It is commonly understood that governmental agencies are notorious for distributing “information” that is, how shall I say, specious. In my profession, dealing as I do with home builders, municipal building inspectors, real estate brokers, agents, et al., I am accustomed to being inundated by a tsunami of bullshit. That said, occasionally some outrageous statement appears that astounds even jaded me. Something so stupefying and outrageous that it defies the wildest imagination. You know, presidential in nature.
I came across this wild-eyed quote while keeping up with the meanderings of the folks who issue one of my licenses – The Texas Real Estate Commission (TREC). This agency was recently reviewed by the Texas Sunset Advisory Commission regarding its efficiency and found wanting in many areas. One that affects home buyers more than the others is the educational requirements for licensing home inspectors. The Sunset Commission opined that the requirements were in need of a change in order to produce more informed and competent inspectors. The TREC perfunctorily agreed. The following statement reflects just how they plan to go about this.
“The Inspector Committee met on October 7 at the Texas Real Estate Commission. Many of the items before the committee were proposed at the July meeting. The Committee received public comments on the proposed changes. The Committee considered those comments, and the proposals moved forward as written. The most notable changes in the rules are those to the pre-licensure for home inspectors in Texas. The new process cuts the number of hours required approximately in half for the most utilized track to become an inspector while equipping inspectors to more readily be able to perform an inspection upon completion.” (Bold and italics are mine)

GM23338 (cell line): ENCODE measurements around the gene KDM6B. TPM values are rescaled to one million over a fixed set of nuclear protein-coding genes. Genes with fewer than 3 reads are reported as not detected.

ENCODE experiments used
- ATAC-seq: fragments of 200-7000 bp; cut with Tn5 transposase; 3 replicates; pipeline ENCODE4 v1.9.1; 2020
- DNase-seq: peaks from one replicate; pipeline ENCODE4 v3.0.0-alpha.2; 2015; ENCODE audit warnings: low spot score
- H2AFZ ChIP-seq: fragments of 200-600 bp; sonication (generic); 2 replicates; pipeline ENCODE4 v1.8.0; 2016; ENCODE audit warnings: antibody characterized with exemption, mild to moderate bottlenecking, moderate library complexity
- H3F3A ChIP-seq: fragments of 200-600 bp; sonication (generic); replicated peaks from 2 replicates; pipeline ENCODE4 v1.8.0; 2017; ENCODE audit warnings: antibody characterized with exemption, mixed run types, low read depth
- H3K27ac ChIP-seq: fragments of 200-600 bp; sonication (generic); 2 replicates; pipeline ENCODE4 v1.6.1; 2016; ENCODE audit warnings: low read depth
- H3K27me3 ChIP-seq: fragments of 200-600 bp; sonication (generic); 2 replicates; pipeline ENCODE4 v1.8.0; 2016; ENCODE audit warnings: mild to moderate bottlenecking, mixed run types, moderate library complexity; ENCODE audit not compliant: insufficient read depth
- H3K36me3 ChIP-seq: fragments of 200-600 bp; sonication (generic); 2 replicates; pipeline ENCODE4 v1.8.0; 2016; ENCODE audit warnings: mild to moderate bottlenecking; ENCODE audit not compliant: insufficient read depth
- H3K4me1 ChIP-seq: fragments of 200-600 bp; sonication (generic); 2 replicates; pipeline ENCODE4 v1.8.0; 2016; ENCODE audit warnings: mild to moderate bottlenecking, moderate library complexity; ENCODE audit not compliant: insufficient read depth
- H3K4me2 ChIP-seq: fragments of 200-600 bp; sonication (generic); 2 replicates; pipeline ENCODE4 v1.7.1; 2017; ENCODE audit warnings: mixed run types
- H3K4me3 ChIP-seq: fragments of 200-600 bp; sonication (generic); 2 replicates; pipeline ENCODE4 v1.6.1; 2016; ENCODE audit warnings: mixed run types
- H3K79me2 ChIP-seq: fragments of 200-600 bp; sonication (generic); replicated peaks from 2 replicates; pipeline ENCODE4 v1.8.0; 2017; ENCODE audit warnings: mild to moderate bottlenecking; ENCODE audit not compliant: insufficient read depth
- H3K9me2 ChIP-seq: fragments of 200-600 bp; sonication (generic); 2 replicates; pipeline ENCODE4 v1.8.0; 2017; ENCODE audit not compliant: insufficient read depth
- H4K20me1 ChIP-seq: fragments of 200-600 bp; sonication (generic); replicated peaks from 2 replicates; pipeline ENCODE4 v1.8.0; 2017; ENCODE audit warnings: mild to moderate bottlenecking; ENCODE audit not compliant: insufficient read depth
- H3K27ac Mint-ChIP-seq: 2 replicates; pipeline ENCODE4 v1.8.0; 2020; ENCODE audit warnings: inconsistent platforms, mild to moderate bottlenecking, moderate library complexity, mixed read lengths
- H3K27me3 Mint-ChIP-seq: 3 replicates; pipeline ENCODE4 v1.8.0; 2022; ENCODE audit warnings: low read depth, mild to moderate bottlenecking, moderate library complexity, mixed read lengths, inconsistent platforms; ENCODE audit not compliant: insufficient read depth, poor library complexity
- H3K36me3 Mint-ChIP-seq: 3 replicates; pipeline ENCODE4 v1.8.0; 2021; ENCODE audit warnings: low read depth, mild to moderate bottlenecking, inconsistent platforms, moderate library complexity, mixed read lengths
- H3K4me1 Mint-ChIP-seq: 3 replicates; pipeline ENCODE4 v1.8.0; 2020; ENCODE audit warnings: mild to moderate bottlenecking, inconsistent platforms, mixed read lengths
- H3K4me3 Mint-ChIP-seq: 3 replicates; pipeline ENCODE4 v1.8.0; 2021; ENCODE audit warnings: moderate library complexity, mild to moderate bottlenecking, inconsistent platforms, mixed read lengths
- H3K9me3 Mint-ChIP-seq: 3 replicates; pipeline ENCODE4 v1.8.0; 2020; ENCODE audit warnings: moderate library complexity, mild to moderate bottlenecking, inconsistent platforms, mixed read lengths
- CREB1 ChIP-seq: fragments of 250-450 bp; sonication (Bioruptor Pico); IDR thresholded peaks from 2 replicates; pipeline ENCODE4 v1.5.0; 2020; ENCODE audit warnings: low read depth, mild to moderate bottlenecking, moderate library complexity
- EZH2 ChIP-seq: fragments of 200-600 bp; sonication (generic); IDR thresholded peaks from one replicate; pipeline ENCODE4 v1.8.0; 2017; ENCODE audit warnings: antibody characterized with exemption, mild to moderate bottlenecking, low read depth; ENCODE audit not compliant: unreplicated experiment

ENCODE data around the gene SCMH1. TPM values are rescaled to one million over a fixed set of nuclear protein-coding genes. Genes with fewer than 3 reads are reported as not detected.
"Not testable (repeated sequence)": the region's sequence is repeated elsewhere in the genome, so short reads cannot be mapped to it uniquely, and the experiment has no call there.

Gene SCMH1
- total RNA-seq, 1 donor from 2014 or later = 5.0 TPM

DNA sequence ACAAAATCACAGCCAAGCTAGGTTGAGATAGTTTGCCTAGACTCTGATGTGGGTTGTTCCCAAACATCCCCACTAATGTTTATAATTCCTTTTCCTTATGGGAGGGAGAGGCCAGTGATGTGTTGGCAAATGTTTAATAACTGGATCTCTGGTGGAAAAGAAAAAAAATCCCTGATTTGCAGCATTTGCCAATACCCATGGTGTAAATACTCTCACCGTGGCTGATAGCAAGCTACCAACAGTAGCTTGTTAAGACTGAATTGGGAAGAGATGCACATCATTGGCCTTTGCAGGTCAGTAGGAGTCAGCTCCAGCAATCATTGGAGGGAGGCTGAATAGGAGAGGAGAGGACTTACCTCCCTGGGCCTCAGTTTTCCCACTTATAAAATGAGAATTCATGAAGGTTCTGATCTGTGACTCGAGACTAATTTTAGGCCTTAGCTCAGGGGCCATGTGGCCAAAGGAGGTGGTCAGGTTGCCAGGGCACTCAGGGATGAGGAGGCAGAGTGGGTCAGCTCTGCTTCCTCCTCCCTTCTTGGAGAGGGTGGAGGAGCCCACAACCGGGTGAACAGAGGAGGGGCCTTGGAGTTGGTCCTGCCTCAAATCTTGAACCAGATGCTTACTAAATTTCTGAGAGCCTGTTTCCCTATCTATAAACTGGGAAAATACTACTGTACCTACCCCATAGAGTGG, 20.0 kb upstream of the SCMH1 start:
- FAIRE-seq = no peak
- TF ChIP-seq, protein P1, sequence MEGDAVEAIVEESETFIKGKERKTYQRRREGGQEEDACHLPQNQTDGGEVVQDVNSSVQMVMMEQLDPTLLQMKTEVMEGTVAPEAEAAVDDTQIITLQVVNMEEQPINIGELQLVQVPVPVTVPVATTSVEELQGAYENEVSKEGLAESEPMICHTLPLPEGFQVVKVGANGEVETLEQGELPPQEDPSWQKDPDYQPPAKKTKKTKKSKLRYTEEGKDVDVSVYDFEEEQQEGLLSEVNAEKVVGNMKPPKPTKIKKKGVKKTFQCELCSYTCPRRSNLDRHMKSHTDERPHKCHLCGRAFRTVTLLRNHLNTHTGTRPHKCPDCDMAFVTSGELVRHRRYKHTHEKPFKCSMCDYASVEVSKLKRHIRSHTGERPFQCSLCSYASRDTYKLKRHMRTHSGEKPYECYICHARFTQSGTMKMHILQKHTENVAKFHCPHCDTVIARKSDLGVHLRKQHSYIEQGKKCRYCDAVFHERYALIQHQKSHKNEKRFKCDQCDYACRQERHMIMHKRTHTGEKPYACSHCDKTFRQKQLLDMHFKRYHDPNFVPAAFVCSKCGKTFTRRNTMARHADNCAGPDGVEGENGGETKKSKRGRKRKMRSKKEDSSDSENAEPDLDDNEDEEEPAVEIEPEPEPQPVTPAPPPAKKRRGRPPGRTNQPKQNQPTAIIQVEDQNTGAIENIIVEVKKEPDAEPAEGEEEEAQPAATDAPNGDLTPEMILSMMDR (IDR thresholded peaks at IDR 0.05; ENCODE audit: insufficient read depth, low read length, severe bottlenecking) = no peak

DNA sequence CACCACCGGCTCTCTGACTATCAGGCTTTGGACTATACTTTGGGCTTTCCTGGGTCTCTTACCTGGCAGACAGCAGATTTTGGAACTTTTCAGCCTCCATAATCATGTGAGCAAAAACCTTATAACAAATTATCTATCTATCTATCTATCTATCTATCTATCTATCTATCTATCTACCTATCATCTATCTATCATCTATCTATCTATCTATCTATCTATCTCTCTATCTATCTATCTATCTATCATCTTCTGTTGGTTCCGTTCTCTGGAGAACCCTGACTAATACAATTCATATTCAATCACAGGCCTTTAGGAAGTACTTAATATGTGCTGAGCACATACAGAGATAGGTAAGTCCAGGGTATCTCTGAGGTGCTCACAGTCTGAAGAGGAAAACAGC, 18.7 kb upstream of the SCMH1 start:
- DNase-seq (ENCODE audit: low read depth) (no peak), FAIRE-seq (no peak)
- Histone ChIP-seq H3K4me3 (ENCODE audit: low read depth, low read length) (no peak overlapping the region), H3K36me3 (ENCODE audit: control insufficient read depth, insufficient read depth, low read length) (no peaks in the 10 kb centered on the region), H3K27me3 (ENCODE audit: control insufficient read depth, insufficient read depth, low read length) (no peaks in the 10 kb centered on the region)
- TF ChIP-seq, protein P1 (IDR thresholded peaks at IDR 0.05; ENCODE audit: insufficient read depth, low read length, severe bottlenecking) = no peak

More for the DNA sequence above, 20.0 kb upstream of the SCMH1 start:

If you find nothing askew with the preceding statements issued forth from the Texas Real Estate Commission’s Inspector Committee, then read no further, this is not for you. You’ll find your designated reading corner in the children’s section of the local library next to the wooden blocks and the Big Bird stuffed toys.
Would you assume that reducing the amount of children’s education to half of what it is now would somehow miraculously increase their knowledge?
K-6 ≥ K-12 is math that simply does not compute.
The requirements to become a home inspector in the great state of Texas have always been minimal. No real construction experience is required. No building code knowledge is required. Simply take a course for $3000 (less if online) that teaches the multiple-choice test one must pass, pass the exam, and voila! you get your Cracker Jack box license. No sweat.
This has led to some, if not most, folks who hire home inspectors in Texas apparently being led down the garden path by questionably-educated, ill-informed, quasi-competent “inspectors”, who are foisted on us all by the folks who brought you the revelations quoted at the beginning of this vociferation. But, let me not cast aspersions.
The moral of this story is that you must thoroughly vet your home inspector. Relying on a mere state-issued license to do business and/or a referral from your avaricious agent will not protect you. Practice the level of due diligence that accrues with becoming an adult and buying a house.
I’ll end this now before I segue into deviant terminology . . .